which MSc?

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hannahsow
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Joined: Thu Sep 10, 2015 10:09 pm

which MSc?

Post by hannahsow » Thu Jun 14, 2018 3:33 pm

I graduated from University of Liverpool with a high 1st class degree in 2017.

due to mental health, abusive ex etc i took a year out of my masters. I have three offers so far - which would be the best to build a foundation for a research career in urban-related causes of mental illness?
MSc Foundations in Clinical Psychology – University of Newcastle
MSc Mental Health: Psychological Therapies – Queen Mary London
MSc Psychological Approaches to Health – University of Leeds

I’m awaiting a reply from KCL (but due to tuition fees will not likely be able to go there) for Early Intervention in Psychosis MSc.

Which would be the best option for me?

hannahsow
Posts: 5
Joined: Thu Sep 10, 2015 10:09 pm

Re: which MSc?

Post by hannahsow » Thu Jun 14, 2018 3:34 pm

degree was Psychology BSc (Hons)

Esuma
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Re: which MSc?

Post by Esuma » Thu Jun 14, 2018 4:14 pm

I did the MSc at QMUL. I really enjoyed the course but I’m not sure how much use it would be if you’re mainly interested in doing research. The research component was fairly small and the dissertation was a systematic review rather than original research. I would think you’d be better of doing a masters in research methods or a MRes on your research interest specifically or looking at PhDs

hannahsow
Posts: 5
Joined: Thu Sep 10, 2015 10:09 pm

Re: which MSc?

Post by hannahsow » Thu Jun 14, 2018 4:22 pm

Can you give me a bit of insight into the course? I'm getting a lot of people say it's not academically vigorous... but it looks like it's pretty intense to me!

I looked into research methods but was told that as I didnt need a masters (?) and because I had a strong stats profile to do a masters i enjoyed. I do eventually want to do the Dclin, but research first

lingua_franca
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Re: which MSc?

Post by lingua_franca » Thu Jun 14, 2018 7:50 pm

I'm assuming that the research methods MSc you looked into has a large taught component and is focused on bringing people up to scratch with stats. There are other MScs that are assessed primarily through your own independent research, and the taught component is limited. I agree with Esuma that one of these would be more appropriate for your needs than a taught one. Have a look at different psychology MPhil programmes, or possibly even one 1 + 3 PhD programmes (with this set-up you do an MSc and can proceed directly to PhD). With your marks you might be able to go directly onto a PhD, if you have a research project in mind. I know a few people who did this.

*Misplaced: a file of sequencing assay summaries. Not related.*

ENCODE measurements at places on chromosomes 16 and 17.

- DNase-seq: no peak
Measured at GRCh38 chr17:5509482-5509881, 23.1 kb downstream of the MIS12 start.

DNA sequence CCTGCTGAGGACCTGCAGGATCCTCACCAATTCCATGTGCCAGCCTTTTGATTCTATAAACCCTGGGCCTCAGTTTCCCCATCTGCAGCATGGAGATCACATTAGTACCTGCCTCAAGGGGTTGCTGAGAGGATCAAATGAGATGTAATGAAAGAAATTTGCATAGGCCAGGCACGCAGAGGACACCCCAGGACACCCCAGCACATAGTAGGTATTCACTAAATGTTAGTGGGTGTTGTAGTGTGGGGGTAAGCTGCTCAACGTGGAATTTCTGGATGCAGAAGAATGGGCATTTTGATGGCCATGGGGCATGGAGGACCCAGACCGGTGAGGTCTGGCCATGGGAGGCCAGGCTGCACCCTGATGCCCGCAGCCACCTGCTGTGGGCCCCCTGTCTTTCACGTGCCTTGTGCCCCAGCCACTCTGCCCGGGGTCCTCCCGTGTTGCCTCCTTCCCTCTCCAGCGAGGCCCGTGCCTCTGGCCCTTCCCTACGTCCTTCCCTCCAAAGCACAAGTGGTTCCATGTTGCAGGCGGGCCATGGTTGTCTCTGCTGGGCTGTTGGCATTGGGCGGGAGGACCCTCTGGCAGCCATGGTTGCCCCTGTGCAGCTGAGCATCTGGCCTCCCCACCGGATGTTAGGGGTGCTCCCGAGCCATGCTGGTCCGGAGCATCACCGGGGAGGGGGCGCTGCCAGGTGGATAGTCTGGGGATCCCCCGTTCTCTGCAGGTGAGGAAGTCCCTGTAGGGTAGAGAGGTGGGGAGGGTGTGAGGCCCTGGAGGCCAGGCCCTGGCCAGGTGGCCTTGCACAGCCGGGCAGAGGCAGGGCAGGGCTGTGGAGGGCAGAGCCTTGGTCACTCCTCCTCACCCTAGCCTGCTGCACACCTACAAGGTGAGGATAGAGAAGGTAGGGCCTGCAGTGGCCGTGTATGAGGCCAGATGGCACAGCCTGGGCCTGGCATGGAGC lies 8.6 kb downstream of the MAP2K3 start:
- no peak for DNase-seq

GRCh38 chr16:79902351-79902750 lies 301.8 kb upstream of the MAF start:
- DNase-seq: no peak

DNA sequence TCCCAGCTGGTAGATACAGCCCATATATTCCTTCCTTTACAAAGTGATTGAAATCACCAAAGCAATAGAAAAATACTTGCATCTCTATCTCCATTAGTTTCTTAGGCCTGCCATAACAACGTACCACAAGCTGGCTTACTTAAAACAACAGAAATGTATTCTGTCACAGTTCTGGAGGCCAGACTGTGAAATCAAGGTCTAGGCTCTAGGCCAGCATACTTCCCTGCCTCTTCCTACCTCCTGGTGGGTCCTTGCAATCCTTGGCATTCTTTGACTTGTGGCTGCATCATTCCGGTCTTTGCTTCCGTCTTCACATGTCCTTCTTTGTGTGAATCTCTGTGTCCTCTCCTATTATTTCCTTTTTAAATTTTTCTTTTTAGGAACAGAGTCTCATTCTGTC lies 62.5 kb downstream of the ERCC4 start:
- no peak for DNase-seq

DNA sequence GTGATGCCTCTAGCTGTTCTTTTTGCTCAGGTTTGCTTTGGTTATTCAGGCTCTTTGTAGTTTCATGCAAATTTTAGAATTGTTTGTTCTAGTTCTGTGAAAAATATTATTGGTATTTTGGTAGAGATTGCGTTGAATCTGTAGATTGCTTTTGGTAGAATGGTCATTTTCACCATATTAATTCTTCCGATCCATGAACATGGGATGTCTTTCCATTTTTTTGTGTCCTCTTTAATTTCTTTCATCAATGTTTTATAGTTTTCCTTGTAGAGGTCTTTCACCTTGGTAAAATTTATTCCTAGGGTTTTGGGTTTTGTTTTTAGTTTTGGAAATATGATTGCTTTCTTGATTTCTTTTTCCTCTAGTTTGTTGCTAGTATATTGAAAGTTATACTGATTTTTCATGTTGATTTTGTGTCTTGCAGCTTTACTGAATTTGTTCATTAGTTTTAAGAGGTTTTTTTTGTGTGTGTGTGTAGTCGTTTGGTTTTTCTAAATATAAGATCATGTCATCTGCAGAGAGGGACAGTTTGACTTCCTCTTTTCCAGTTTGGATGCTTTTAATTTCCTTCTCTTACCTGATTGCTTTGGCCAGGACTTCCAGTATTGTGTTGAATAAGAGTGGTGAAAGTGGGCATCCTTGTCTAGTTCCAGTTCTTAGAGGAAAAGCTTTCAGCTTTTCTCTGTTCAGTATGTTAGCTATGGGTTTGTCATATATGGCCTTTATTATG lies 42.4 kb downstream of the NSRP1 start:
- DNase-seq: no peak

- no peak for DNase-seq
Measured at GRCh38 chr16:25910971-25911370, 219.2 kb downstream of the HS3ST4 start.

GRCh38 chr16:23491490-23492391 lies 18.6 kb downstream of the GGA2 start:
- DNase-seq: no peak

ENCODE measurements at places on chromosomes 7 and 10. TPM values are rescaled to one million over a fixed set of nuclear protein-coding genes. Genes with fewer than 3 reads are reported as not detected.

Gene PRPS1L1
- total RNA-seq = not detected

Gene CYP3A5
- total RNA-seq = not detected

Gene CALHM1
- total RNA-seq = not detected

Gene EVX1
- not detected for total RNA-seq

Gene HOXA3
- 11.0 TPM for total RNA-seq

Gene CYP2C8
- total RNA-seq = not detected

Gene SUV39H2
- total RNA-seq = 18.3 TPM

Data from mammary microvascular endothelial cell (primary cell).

"Suppose a tree fell down, Pooh, when we were underneath it?"
"Suppose it didn't," said Pooh, after careful thought.
Piglet was comforted by this.
- A.A. Milne.

Esuma
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Re: which MSc?

Post by Esuma » Thu Jun 14, 2018 7:57 pm

Who’s telling you it’s not academically vigorous? I found it pretty intense! I did mine full time in one year but via distance learning which worked well for me as I carried on working full time. You need to find somewhere to do your placement which you don’t get much help with, placement needs to be a different place to your job or a separate enough role within your workplace, it’s good to start looking for opportunities beforehand as you don’t get much time to find something. You also start on the systematic review early on so it’s good to have some topics of interest before - sounds like your interest in urban causes for psychosis would be a potential one and could be useful to use for review to help with future original research.

The first module is mostly skills for mental health practice like formulation, assessment. You have two exams at the end, a written and an oral exam, an assignment related to the placement and one related to your systematic review.
Second module focuses more on different therapeutic approaches like CBT, CAT, psychodynamic, and treating for specific populations and lots of emphasis on culture. You have another two exams, assignment for placement and pilot of your systematic review. Third module is all research methods - no exams but you have your review to hand in. Any specific questions just PM me, it might have changed since I did it’

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miriam
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Re: which MSc?

Post by miriam » Mon Jun 18, 2018 1:25 pm

I'm not sure why you need an MSc if you have a first. Why not go gain some experience and save the money, unless you really strongly want to study that topic?
Miriam

See my blog at http://clinpsyeye.wordpress.com

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